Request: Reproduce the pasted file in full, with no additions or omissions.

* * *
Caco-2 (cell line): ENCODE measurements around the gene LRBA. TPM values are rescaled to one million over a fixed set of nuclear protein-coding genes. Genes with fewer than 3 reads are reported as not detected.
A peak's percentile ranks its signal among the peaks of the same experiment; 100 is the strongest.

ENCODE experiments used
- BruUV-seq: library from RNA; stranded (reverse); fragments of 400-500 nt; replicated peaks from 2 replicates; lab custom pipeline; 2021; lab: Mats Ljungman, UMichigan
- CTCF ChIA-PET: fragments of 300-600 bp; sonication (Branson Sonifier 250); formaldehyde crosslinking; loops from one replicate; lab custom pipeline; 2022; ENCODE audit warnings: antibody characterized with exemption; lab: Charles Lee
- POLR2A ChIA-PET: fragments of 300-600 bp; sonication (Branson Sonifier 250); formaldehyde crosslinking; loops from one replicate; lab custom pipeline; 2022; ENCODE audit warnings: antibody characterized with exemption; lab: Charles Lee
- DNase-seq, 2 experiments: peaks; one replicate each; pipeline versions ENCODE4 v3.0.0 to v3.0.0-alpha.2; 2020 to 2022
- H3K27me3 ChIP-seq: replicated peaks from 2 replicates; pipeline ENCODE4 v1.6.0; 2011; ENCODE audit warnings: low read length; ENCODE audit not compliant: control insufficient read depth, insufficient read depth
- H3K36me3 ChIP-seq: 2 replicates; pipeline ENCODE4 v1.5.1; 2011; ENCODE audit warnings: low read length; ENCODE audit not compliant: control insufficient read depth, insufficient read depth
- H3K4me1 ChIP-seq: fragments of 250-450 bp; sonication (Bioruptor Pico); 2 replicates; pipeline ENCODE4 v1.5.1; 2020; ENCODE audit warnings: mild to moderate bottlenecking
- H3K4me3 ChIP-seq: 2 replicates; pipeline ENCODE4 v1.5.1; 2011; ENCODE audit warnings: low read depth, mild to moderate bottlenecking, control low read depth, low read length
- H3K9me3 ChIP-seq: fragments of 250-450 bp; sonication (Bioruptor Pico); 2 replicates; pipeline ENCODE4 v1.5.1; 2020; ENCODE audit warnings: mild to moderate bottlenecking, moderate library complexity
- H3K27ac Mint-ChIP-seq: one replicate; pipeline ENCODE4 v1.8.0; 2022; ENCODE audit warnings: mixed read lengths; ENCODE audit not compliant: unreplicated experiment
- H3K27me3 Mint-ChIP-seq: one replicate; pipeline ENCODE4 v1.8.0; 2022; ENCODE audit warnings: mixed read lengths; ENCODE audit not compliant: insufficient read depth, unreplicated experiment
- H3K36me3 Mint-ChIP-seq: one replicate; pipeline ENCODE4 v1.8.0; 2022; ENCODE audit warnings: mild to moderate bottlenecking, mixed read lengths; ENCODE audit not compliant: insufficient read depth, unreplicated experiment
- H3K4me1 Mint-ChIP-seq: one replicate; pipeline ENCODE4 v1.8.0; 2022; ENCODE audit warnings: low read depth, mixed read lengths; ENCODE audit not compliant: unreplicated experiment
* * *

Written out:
Caco-2 (cell line): ENCODE measurements around the gene LRBA. TPM values are rescaled to one million over a fixed set of nuclear protein-coding genes. Genes with fewer than 3 reads are reported as not detected.
A peak's percentile ranks its signal among the peaks of the same experiment; 100 is the strongest.

ENCODE experiments used
- BruUV-seq: library from RNA; stranded (reverse); fragments of 400-500 nt; replicated peaks from 2 replicates; lab custom pipeline; 2021; lab: Mats Ljungman, UMichigan
- CTCF ChIA-PET: fragments of 300-600 bp; sonication (Branson Sonifier 250); formaldehyde crosslinking; loops from one replicate; lab custom pipeline; 2022; ENCODE audit warnings: antibody characterized with exemption; lab: Charles Lee
- POLR2A ChIA-PET: fragments of 300-600 bp; sonication (Branson Sonifier 250); formaldehyde crosslinking; loops from one replicate; lab custom pipeline; 2022; ENCODE audit warnings: antibody characterized with exemption; lab: Charles Lee
- DNase-seq, 2 experiments: peaks; one replicate each; pipeline versions ENCODE4 v3.0.0 to v3.0.0-alpha.2; 2020 to 2022
- H3K27me3 ChIP-seq: replicated peaks from 2 replicates; pipeline ENCODE4 v1.6.0; 2011; ENCODE audit warnings: low read length; ENCODE audit not compliant: control insufficient read depth, insufficient read depth
- H3K36me3 ChIP-seq: 2 replicates; pipeline ENCODE4 v1.5.1; 2011; ENCODE audit warnings: low read length; ENCODE audit not compliant: control insufficient read depth, insufficient read depth
- H3K4me1 ChIP-seq: fragments of 250-450 bp; sonication (Bioruptor Pico); 2 replicates; pipeline ENCODE4 v1.5.1; 2020; ENCODE audit warnings: mild to moderate bottlenecking
- H3K4me3 ChIP-seq: 2 replicates; pipeline ENCODE4 v1.5.1; 2011; ENCODE audit warnings: low read depth, mild to moderate bottlenecking, control low read depth, low read length
- H3K9me3 ChIP-seq: fragments of 250-450 bp; sonication (Bioruptor Pico); 2 replicates; pipeline ENCODE4 v1.5.1; 2020; ENCODE audit warnings: mild to moderate bottlenecking, moderate library complexity
- H3K27ac Mint-ChIP-seq: one replicate; pipeline ENCODE4 v1.8.0; 2022; ENCODE audit warnings: mixed read lengths; ENCODE audit not compliant: unreplicated experiment
- H3K27me3 Mint-ChIP-seq: one replicate; pipeline ENCODE4 v1.8.0; 2022; ENCODE audit warnings: mixed read lengths; ENCODE audit not compliant: insufficient read depth, unreplicated experiment
- H3K36me3 Mint-ChIP-seq: one replicate; pipeline ENCODE4 v1.8.0; 2022; ENCODE audit warnings: mild to moderate bottlenecking, mixed read lengths; ENCODE audit not compliant: insufficient read depth, unreplicated experiment
- H3K4me1 Mint-ChIP-seq: one replicate; pipeline ENCODE4 v1.8.0; 2022; ENCODE audit warnings: low read depth, mixed read lengths; ENCODE audit not compliant: unreplicated experiment